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Letters to the Editor: Gun bills, helping a friend

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Helping -- and respecting --

a friend

Recently a good friend of mine died of severe multiple sclerosis. We tried to do some things together to get him out a little. His last years were difficult, especially for him.

We used to go to Cub and do our weekly grocery shopping for our wives. I would push his cart and pull mine and we'd gather our groceries. He had difficulty speaking and struggled to pick up his supplies. One time he was struggling to pick up a large jar of applesauce, his favorite food. As he was struggling to pick up a jar, I waited patiently because he wanted to show some independence and the ability to do things himself. I could have quickly picked it up and been on our way, but I respected him enough to let him work on it himself.

While he was struggling, an unknown woman walked over picked it up, handed it to him and then proceeded to ream me out for not helping my dad. He was 10 years my senior, but his illness made him look older than his years. All I'm trying to say is that something may seem uncaring to an onlooker, while it is actually an act of kindness and respect.

John Sipe

Cottage Grove

New gun laws coming, so just

accept that

It is obvious from the Feb. 27 letters to the editor of Jennifer Antiel and Debbie Beringer that we still have people getting their constitutional law from Rush Limbaugh and the Fox infotainment channel. Again, read the Second Amendment. Do you see the words "body armor" or "concealed weapon" anywhere? What you see are the words "well regulated," as we do need some regulations.

I own guns, and I know personally that you cannot mistakenly carry a gun onto school property. Just because someone won't allow you to bring handguns to the high school basketball game doesn't qualify them as gun-grabbing. Having a permit to carry comes with responsibilities, and one is wearing your gun only where it is allowed. These are common-sense issues, not legal gray areas. If you can't control that, you probably shouldn't have one.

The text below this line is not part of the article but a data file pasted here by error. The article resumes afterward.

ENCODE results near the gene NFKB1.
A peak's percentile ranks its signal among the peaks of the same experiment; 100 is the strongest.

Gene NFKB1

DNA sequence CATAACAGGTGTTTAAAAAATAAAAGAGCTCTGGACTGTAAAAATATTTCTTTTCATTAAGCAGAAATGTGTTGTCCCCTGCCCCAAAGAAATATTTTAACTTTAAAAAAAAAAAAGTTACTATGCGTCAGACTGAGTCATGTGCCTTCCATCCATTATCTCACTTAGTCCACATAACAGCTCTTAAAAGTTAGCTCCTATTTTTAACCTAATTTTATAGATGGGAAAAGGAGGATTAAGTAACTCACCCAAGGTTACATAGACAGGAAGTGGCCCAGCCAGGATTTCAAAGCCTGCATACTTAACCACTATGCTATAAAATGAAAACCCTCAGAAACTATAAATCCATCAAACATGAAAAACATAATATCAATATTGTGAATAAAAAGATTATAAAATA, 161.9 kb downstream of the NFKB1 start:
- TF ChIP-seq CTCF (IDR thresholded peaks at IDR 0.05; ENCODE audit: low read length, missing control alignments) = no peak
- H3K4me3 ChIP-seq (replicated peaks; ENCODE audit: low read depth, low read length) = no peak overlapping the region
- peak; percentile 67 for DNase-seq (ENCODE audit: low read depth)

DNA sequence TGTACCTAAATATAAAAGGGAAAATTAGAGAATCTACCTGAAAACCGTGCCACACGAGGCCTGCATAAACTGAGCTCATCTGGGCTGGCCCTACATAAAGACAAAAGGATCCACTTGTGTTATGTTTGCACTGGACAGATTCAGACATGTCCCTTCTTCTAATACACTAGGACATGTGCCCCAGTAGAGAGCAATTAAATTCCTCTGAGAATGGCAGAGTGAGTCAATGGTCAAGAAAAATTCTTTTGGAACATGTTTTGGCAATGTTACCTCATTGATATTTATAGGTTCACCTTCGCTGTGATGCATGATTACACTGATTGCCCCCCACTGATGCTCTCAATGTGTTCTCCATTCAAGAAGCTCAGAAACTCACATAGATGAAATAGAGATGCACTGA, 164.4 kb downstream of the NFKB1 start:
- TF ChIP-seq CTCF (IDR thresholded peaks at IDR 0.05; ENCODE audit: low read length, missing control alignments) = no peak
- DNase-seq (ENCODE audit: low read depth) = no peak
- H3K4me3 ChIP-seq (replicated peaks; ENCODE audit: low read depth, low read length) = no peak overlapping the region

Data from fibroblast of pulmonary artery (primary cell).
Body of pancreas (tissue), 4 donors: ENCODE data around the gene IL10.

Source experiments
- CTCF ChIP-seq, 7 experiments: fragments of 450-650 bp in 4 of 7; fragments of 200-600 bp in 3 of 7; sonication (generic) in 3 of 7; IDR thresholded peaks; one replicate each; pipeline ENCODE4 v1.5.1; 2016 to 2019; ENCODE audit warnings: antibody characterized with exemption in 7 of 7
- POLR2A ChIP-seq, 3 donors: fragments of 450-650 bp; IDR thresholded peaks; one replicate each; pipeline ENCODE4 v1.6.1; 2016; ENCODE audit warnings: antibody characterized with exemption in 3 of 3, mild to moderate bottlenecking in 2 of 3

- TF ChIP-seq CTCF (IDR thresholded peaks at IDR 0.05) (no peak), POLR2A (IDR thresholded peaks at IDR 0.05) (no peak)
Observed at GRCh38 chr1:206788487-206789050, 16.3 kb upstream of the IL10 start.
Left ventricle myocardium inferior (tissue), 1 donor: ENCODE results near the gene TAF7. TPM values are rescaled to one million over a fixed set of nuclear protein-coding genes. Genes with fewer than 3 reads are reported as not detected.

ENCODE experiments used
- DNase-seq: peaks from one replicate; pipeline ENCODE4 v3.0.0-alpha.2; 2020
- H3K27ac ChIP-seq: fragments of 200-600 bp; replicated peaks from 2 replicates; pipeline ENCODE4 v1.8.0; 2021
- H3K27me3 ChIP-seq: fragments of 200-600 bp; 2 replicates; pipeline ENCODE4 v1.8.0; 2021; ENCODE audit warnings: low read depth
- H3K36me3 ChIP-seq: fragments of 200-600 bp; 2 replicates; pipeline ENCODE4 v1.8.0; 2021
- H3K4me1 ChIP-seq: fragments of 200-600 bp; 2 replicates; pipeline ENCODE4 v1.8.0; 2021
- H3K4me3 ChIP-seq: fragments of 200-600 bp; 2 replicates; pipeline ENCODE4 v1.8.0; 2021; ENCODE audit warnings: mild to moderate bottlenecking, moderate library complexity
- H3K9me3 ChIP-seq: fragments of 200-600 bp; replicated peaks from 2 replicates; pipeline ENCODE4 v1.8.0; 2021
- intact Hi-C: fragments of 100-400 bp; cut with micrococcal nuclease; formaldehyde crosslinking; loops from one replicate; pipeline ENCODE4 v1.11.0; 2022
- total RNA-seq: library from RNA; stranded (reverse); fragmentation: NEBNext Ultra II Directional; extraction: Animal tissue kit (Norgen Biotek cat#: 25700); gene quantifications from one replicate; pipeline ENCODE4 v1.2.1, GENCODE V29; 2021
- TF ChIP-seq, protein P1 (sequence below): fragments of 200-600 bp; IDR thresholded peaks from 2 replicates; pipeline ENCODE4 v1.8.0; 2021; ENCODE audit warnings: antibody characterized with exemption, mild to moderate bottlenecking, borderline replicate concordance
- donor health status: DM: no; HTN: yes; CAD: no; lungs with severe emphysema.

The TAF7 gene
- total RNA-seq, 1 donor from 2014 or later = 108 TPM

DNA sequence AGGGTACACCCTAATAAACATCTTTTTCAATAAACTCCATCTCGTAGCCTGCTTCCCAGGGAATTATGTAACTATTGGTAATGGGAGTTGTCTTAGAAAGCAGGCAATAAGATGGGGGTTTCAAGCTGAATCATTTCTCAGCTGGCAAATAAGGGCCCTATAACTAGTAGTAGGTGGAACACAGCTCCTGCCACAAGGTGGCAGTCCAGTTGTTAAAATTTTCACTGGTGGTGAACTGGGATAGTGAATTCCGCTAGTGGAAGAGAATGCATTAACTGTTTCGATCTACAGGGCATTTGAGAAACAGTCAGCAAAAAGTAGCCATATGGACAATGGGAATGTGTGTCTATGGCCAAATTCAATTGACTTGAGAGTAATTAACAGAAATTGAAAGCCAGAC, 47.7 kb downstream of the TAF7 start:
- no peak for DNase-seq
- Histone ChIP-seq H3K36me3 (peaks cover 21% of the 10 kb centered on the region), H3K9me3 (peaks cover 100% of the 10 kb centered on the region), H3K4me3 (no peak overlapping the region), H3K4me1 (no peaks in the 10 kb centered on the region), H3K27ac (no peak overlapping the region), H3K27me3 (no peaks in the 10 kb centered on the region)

Society has rules. You cannot accidently walk down the street naked. You can't mistakenly walk into your bank wearing a mask and carrying a shotgun. If you do any of these you will be punished, so get over it.

 You mention that Rep. Dan Schoen never mentioned gun issues while campaigning. But, the massacre of 20 innocent 5- and 6-year-olds changed the national conversation for sane Americans. I applaud him for his efforts, and offer him all the support I can give. You conspiracy people have to lose this paranoia and get on with your lives.

In all the bills you see sponsored, nowhere is there any mention of weapon confiscation from law-abiding citizens. There is only the common-sense issue of keeping them from criminals and those with mental issues. The bottom line is that we live in a democracy where majority rules and over 75 percent of the people in this country want stricter gun laws, so that is going to happen. So, you can either accept that or find a more gun-friendly country. The problem for you is that we have the most lax gun laws of any other country in the world, unless Somalia is to your liking. As I said in my last letter, if you are going to quote the Second Amendment at least read it first.

Doug Strenke

St. Paul Park

Don't base gun decisions on emotion and hysteria

The Minnesota Legislature has been holding hearings on a number of bills that, if enacted, will place further restrictions on gun rights. These need to be opposed.

Gun control doesn't work because criminals by definition don't obey the law anyway; only the law abiding suffer. Moreover, a certain level of personal risk is one of the prices we pay to live in a free society. The only reasons why Minnesotans should be denied the right to keep or bear arms is if they are convicted of a felony or adjudicated mentally defective by a court of law. Letting bureaucrats decide this is unacceptable. Besides, how many people who really need professional help will refuse to get it if they think their doctors will snitch on them?

Let's make our decisions on gun rights based on truth and reason, not on emotion and hysteria.

John Windsor

Newport

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